From the Whole Brain Teaching Forum:
A question from one WBT teacher:
Have gone over expectations of lining up many times. Hard to have a straight quiet line. Then I wonder is it really necessary? Feel like I am wasting too much time on this and my energy could be for something else. Any suggestions?
And an answer from another, who apparently missed the point about wasting time and energy:
I teach them four line expectations:
1. Laser-straight: the tiles on the floor help a lot, but we also have lines painted on our sidewalks. They know, because I remind them often, to make sure their left foot is on the line.
2. Dead quiet: I never allow any talking in my line. Not even to me.
3. Arms crossed: I used to allow kids to choose whether they crossed their arms or put their hands in their pockets, but I found that if you give an inch, they take a light-year. So, arms crossed only.
4. Faces forward: It's really irritating to me when people standing in line at theme parks aren't paying attention when the line moves forward, leaving a huge gap. I don't want my line to have gaps in it either.
I teach these four expectations, and slowly wean them off me reminding them of each one when we line up, and settle for the aforementioned "LINE CHECK!" They repeat "LINE CHECK!" and instantly snap to attention in a perfect, orderly, OCD-tickling line (tears of joy!). The key is consistency and unbending, unwavering expectation of perfection. As long as it's not perfect, we don't move. If we're already moving and it stops being perfect (arms swing out, someone talks, someone veers way out of line), I call "FREEZE!" and everyone stops. I say "LINE CHECK!", they respond appropriately, then we're on our way.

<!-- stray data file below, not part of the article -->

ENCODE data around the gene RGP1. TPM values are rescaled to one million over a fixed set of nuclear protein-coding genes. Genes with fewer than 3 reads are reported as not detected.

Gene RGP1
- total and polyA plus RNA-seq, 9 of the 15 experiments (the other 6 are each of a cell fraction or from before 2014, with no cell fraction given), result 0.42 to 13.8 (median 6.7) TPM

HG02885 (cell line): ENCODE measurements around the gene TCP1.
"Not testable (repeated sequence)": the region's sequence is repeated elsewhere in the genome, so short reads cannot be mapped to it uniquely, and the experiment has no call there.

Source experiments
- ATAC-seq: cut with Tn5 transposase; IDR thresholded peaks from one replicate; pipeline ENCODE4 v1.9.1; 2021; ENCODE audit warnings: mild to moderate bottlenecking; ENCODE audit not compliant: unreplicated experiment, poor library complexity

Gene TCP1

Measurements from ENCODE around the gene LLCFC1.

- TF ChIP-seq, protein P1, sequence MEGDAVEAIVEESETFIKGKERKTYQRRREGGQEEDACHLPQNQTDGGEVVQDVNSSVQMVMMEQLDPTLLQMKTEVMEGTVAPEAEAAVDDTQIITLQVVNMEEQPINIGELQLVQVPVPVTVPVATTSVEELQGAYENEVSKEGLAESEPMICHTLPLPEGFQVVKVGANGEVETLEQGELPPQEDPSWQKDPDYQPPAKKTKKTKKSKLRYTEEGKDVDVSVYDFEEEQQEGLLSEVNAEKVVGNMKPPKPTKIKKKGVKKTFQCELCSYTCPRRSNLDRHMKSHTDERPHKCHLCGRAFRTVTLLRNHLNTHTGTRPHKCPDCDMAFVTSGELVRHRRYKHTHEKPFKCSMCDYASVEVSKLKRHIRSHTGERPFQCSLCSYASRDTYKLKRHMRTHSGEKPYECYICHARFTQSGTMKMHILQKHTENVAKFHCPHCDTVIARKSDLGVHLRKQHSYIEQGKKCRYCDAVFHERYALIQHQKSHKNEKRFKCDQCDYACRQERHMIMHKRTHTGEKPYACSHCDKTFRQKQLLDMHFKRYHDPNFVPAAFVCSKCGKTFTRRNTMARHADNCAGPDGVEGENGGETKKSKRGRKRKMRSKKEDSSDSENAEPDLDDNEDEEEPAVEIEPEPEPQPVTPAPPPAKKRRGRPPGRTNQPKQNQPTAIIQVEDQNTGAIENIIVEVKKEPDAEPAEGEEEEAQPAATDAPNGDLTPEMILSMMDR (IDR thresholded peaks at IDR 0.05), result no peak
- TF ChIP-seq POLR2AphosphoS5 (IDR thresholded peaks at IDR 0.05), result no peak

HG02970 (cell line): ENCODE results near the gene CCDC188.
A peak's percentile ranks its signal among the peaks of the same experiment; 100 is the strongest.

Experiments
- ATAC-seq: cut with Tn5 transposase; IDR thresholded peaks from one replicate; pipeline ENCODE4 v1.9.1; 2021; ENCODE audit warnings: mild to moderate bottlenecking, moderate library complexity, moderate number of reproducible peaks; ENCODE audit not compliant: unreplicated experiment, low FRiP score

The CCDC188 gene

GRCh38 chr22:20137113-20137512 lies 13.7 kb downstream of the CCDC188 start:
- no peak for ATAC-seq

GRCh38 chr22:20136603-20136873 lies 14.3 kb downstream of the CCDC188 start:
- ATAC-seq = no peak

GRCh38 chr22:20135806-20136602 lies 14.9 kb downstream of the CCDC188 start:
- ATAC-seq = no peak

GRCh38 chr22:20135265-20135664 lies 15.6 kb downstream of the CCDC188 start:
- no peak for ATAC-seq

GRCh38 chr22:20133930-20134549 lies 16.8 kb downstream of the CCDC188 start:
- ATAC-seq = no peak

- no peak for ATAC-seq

All of that sounds terribly militaristic, but the whole time I've got this "Gosh, isn't this fun?" maniacal grin on my face, and I'm constantly praising the ones who've got it right and encouraging the ones who don't. We've only been in school for a week, and my kids are trained. They know exactly what I want, and I get it...and they're as proud of themselves as I am of them, because they know they've got it together, and they're the best-behaved class in 5th grade.
Gee, how about aiming for the best educated class in 5th grade?